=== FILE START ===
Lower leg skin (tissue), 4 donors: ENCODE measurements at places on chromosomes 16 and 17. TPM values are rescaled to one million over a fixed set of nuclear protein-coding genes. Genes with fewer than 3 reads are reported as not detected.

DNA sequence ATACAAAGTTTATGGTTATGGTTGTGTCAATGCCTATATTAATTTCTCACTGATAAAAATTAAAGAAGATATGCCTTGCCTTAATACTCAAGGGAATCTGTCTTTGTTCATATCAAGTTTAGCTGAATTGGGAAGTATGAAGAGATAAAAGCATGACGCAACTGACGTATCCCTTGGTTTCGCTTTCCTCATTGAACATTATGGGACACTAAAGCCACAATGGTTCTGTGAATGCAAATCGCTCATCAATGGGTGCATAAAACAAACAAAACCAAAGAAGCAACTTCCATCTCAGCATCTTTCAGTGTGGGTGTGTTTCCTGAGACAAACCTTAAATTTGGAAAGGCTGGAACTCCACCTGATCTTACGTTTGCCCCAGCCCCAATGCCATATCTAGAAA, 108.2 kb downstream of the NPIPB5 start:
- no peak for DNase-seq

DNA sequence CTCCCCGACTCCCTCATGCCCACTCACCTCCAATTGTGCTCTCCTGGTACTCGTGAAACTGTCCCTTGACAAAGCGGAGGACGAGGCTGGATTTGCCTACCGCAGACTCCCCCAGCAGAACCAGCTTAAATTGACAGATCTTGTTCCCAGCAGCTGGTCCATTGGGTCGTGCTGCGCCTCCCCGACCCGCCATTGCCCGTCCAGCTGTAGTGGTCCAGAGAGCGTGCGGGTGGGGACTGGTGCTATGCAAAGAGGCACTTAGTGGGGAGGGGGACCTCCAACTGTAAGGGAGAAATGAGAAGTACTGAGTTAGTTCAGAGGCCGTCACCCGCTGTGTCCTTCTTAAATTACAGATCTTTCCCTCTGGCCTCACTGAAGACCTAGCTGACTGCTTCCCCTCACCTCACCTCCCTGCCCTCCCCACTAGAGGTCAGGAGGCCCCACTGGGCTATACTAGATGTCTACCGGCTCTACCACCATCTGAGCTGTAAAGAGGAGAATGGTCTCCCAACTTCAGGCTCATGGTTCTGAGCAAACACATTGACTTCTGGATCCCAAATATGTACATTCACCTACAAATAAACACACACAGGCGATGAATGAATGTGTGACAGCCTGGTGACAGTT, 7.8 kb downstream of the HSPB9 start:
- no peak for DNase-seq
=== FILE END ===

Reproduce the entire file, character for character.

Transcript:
Lower leg skin (tissue), 4 donors: ENCODE measurements at places on chromosomes 16 and 17. TPM values are rescaled to one million over a fixed set of nuclear protein-coding genes. Genes with fewer than 3 reads are reported as not detected.

DNA sequence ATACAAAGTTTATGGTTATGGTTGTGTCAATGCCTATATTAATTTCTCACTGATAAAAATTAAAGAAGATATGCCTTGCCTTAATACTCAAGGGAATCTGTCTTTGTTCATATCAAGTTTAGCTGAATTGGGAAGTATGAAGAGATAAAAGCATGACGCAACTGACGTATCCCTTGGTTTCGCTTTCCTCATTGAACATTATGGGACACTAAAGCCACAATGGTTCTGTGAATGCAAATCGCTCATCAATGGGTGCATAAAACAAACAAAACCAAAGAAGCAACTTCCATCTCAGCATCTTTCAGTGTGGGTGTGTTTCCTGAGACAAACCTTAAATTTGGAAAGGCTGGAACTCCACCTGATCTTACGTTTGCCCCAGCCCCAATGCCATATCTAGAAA, 108.2 kb downstream of the NPIPB5 start:
- no peak for DNase-seq

DNA sequence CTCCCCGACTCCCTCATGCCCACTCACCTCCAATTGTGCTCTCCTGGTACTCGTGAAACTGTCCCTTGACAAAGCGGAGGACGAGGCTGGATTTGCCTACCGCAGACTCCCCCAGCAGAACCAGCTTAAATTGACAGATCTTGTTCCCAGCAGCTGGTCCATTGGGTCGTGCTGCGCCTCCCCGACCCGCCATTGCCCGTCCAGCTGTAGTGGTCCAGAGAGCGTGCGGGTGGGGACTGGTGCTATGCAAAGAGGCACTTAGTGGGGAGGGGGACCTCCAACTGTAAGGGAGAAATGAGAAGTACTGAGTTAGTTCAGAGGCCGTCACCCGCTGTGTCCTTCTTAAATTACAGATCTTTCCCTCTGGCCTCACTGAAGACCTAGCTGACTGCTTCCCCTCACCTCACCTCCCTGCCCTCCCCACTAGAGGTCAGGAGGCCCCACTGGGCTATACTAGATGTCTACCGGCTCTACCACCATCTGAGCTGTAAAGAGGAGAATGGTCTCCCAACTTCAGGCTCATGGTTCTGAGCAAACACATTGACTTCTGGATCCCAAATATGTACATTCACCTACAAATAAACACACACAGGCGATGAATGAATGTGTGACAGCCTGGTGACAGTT, 7.8 kb downstream of the HSPB9 start:
- no peak for DNase-seq